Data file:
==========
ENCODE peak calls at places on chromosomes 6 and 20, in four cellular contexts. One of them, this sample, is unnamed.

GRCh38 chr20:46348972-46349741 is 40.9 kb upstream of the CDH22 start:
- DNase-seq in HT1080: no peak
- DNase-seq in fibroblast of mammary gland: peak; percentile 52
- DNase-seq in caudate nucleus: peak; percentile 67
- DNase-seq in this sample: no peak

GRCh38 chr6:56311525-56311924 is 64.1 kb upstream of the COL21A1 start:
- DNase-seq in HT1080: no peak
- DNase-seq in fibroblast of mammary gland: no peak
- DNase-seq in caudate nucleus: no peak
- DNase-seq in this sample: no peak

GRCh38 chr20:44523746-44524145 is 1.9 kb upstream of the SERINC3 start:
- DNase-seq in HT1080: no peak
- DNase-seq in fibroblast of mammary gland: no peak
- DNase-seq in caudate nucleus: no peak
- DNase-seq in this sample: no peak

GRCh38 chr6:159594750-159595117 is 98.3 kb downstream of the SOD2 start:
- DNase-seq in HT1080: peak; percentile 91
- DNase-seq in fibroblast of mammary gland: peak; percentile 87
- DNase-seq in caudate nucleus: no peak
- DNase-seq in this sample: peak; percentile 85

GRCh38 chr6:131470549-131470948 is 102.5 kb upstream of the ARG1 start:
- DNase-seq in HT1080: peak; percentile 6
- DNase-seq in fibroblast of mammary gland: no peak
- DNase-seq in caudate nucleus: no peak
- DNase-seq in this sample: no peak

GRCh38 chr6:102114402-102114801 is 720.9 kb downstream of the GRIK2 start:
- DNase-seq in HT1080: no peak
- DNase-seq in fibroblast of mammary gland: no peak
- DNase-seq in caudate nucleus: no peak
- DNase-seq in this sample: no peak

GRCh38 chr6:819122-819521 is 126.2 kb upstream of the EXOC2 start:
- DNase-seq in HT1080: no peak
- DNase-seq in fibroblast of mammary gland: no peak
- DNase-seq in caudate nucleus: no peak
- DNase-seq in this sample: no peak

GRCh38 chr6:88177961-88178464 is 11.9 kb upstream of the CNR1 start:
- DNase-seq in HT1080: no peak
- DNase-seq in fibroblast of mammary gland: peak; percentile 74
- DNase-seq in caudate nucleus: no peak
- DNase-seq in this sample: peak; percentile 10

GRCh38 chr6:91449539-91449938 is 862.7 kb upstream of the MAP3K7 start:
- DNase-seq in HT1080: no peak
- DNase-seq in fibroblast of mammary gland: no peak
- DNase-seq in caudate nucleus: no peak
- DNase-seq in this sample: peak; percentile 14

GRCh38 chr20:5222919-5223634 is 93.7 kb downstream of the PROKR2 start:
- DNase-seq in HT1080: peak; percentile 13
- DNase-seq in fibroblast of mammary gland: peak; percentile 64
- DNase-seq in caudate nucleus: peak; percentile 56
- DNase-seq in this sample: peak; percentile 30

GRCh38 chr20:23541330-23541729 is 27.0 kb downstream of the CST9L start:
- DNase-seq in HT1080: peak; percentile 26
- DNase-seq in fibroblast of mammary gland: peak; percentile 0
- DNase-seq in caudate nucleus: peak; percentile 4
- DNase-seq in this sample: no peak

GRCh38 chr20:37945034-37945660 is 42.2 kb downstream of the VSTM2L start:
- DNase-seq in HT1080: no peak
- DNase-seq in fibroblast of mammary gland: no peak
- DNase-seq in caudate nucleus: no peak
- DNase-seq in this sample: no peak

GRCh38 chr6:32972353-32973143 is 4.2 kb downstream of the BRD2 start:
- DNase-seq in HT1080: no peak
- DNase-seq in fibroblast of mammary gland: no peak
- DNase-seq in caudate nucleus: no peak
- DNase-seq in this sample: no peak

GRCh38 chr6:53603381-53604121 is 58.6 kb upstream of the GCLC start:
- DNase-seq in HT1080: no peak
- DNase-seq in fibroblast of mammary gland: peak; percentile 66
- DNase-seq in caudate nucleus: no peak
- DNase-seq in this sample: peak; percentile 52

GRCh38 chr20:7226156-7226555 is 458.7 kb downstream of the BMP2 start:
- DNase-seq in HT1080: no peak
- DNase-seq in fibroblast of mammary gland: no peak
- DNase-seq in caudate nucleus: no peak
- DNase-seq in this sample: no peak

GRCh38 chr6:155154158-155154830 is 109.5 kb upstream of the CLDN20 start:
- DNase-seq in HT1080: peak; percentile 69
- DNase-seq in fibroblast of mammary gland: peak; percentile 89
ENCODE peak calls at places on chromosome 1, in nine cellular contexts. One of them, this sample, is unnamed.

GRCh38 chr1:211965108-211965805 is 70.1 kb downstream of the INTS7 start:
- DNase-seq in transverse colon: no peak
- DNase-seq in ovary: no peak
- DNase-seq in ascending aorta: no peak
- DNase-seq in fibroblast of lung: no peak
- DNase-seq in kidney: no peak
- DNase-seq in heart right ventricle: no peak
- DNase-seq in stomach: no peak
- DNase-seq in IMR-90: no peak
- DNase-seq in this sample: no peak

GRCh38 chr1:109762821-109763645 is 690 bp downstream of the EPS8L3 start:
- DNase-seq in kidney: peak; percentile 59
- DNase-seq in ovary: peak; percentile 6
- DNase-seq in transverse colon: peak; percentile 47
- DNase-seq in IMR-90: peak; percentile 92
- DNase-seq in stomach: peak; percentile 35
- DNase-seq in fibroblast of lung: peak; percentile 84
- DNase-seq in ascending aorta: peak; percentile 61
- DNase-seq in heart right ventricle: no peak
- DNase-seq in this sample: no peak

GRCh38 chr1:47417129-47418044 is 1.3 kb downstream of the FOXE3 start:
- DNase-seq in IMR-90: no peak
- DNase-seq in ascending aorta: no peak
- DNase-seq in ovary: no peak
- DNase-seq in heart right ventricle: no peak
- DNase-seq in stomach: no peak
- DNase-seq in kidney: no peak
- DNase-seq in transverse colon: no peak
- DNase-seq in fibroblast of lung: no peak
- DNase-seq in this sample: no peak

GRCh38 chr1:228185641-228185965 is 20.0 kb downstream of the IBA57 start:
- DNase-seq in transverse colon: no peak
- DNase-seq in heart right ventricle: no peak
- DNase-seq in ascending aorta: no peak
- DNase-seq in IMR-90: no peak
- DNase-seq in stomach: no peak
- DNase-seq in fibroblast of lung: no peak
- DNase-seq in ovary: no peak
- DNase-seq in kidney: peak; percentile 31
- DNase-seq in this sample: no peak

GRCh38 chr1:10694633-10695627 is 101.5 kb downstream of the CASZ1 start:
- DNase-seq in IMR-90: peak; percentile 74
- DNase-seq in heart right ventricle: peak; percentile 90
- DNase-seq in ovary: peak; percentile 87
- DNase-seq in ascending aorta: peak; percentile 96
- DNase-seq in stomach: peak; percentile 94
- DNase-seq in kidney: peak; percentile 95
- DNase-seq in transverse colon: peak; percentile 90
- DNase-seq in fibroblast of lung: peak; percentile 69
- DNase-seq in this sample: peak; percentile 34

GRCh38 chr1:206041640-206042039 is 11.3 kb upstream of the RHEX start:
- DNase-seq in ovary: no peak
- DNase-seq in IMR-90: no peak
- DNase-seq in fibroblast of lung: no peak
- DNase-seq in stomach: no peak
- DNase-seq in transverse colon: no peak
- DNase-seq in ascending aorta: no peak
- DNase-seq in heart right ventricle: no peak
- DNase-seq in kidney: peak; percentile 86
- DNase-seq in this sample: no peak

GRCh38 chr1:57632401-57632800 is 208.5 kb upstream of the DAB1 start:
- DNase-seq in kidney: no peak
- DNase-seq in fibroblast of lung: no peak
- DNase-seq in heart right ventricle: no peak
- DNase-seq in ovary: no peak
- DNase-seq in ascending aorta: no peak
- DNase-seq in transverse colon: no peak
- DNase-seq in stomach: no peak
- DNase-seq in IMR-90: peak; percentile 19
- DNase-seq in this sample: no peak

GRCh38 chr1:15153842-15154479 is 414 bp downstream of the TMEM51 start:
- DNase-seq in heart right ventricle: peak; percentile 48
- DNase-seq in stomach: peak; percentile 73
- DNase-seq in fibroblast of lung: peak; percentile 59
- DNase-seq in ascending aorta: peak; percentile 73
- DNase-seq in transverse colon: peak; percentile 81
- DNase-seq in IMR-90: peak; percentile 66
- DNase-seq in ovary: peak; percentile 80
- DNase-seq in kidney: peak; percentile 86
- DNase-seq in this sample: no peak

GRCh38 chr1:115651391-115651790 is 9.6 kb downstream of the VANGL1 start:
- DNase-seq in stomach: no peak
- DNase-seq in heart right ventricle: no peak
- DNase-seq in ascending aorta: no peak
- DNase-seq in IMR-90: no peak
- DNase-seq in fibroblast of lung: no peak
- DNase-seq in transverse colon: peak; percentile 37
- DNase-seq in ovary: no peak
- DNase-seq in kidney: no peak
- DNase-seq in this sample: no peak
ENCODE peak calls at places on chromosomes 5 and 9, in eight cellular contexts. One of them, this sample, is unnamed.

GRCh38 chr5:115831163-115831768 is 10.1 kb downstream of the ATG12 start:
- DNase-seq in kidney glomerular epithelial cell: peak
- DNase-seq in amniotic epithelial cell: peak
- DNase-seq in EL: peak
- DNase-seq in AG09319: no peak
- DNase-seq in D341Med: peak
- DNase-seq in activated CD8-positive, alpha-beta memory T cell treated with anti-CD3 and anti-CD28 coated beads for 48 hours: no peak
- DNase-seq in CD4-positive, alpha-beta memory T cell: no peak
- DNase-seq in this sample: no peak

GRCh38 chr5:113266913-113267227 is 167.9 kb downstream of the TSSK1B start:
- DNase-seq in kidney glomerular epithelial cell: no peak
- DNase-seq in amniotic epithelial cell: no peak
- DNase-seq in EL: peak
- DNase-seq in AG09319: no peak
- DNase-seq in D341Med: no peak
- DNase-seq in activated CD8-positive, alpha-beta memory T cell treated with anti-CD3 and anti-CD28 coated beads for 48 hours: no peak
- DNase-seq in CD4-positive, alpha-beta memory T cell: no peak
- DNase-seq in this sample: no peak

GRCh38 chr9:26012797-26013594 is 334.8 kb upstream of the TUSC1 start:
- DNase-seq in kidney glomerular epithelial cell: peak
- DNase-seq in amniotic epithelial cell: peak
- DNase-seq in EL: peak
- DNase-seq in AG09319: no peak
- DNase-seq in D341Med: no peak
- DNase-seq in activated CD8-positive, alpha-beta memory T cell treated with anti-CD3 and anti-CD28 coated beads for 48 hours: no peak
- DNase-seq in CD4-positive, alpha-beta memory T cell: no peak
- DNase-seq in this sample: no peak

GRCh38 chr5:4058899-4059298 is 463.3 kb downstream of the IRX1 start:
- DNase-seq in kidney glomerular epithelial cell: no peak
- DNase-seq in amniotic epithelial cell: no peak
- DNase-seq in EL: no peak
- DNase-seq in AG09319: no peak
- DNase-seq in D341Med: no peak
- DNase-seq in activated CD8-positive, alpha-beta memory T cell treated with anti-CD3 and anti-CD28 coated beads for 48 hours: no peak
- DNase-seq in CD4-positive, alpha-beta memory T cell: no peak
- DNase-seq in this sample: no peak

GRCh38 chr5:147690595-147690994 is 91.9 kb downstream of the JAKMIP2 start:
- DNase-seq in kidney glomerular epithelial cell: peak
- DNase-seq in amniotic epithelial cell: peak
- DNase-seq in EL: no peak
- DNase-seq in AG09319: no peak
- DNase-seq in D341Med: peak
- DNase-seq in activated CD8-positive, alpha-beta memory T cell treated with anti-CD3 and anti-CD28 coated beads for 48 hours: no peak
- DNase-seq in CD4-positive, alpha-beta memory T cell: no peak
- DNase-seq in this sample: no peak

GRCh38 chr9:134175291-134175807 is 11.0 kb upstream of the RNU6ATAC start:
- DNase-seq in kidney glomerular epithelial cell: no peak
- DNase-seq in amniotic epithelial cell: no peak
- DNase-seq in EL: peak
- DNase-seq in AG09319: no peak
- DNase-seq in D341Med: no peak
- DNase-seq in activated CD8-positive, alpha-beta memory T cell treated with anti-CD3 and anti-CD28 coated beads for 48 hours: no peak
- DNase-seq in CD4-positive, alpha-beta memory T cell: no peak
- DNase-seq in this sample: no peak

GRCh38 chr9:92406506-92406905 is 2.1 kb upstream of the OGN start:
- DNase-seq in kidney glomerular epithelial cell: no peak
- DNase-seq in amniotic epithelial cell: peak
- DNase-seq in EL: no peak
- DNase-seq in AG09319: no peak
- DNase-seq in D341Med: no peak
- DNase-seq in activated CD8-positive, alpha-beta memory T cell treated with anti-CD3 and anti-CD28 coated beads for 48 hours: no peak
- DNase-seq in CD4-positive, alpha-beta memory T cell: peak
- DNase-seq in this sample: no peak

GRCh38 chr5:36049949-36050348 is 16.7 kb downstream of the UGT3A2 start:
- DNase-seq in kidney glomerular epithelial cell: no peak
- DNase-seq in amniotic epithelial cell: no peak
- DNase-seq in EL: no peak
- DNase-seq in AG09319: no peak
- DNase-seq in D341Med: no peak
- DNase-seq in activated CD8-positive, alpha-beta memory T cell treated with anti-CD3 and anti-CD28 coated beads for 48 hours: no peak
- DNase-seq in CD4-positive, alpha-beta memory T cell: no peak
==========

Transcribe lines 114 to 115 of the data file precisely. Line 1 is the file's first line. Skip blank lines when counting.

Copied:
- DNase-seq in ascending aorta: no peak
- DNase-seq in IMR-90: no peak